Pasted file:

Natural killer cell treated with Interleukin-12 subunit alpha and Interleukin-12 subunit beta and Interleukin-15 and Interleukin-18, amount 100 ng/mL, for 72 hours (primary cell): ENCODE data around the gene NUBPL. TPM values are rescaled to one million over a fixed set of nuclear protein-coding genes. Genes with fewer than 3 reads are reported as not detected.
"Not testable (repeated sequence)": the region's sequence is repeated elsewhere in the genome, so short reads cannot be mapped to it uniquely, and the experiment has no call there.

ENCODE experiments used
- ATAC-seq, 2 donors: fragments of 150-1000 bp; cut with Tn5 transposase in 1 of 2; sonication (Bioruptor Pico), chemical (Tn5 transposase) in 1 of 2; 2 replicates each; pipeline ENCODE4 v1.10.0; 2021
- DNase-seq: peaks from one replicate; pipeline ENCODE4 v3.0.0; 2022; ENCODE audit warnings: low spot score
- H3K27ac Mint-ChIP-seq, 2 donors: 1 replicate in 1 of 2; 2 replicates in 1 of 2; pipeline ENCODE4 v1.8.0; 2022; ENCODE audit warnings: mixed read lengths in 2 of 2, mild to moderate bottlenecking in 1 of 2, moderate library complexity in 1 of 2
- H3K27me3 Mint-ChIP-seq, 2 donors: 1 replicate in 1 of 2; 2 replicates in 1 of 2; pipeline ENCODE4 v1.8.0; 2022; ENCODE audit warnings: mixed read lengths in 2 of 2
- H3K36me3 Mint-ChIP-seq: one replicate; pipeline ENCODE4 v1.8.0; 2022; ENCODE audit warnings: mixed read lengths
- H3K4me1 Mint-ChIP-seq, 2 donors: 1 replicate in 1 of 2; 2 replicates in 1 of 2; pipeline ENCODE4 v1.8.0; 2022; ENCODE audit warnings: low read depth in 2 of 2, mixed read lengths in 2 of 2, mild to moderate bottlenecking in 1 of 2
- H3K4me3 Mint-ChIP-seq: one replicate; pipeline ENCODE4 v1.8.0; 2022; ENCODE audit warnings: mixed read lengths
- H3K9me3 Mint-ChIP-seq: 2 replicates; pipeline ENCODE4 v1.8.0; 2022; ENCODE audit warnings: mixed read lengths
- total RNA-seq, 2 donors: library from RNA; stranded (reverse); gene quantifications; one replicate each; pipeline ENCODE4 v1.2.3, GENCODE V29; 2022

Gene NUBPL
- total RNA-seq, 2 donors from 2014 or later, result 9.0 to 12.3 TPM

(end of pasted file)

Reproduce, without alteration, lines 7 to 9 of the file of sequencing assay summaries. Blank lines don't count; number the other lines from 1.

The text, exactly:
- H3K27me3 Mint-ChIP-seq, 2 donors: 1 replicate in 1 of 2; 2 replicates in 1 of 2; pipeline ENCODE4 v1.8.0; 2022; ENCODE audit warnings: mixed read lengths in 2 of 2
- H3K36me3 Mint-ChIP-seq: one replicate; pipeline ENCODE4 v1.8.0; 2022; ENCODE audit warnings: mixed read lengths
- H3K4me1 Mint-ChIP-seq, 2 donors: 1 replicate in 1 of 2; 2 replicates in 1 of 2; pipeline ENCODE4 v1.8.0; 2022; ENCODE audit warnings: low read depth in 2 of 2, mixed read lengths in 2 of 2, mild to moderate bottlenecking in 1 of 2